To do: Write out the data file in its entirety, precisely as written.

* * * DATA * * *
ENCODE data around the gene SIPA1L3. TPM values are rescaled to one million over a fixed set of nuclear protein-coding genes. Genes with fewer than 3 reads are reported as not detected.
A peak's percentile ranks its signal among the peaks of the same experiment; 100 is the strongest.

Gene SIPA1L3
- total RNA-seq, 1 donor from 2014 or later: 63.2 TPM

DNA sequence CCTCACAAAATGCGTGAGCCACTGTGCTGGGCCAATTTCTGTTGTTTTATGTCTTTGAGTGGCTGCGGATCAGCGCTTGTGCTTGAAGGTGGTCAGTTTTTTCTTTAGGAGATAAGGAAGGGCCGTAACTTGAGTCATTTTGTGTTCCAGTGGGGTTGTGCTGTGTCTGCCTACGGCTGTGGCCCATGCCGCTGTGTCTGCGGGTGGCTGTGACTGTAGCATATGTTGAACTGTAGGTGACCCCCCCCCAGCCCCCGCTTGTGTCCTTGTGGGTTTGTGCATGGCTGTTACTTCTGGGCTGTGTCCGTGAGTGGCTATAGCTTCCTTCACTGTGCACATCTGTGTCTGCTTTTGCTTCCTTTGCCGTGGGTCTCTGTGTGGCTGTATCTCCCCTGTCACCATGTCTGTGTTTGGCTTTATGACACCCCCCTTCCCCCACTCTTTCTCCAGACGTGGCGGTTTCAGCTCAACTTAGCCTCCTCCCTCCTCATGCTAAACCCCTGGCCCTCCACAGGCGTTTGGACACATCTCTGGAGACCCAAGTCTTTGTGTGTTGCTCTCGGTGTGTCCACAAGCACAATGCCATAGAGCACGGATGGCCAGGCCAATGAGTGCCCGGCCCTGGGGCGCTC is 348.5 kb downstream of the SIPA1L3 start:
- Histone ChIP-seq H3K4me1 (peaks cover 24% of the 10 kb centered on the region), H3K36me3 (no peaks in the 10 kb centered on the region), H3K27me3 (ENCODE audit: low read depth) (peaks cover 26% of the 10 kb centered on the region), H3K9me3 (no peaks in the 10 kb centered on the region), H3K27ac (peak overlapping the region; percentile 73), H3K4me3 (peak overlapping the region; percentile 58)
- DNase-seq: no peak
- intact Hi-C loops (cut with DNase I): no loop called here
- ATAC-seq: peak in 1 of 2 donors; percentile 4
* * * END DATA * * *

ENCODE data around the gene SIPA1L3. TPM values are rescaled to one million over a fixed set of nuclear protein-coding genes. Genes with fewer than 3 reads are reported as not detected.
A peak's percentile ranks its signal among the peaks of the same experiment; 100 is the strongest.

Gene SIPA1L3
- total RNA-seq, 1 donor from 2014 or later: 63.2 TPM

DNA sequence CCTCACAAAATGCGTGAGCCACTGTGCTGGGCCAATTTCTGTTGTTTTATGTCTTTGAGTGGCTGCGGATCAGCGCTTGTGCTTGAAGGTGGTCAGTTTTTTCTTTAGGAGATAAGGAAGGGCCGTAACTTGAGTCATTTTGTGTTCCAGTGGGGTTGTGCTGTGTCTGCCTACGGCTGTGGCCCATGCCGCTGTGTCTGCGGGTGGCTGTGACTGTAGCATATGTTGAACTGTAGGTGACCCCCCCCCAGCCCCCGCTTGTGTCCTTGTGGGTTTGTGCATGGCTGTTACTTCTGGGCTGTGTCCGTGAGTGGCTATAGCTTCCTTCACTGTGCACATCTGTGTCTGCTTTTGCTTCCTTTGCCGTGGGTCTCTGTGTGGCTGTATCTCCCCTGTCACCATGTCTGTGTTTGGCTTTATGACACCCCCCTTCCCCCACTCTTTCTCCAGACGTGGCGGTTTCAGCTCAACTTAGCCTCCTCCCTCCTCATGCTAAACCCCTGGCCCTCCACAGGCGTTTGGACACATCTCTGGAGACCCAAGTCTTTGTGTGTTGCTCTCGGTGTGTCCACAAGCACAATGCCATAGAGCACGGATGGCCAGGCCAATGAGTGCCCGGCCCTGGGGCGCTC is 348.5 kb downstream of the SIPA1L3 start:
- Histone ChIP-seq H3K4me1 (peaks cover 24% of the 10 kb centered on the region), H3K36me3 (no peaks in the 10 kb centered on the region), H3K27me3 (ENCODE audit: low read depth) (peaks cover 26% of the 10 kb centered on the region), H3K9me3 (no peaks in the 10 kb centered on the region), H3K27ac (peak overlapping the region; percentile 73), H3K4me3 (peak overlapping the region; percentile 58)
- DNase-seq: no peak
- intact Hi-C loops (cut with DNase I): no loop called here
- ATAC-seq: peak in 1 of 2 donors; percentile 4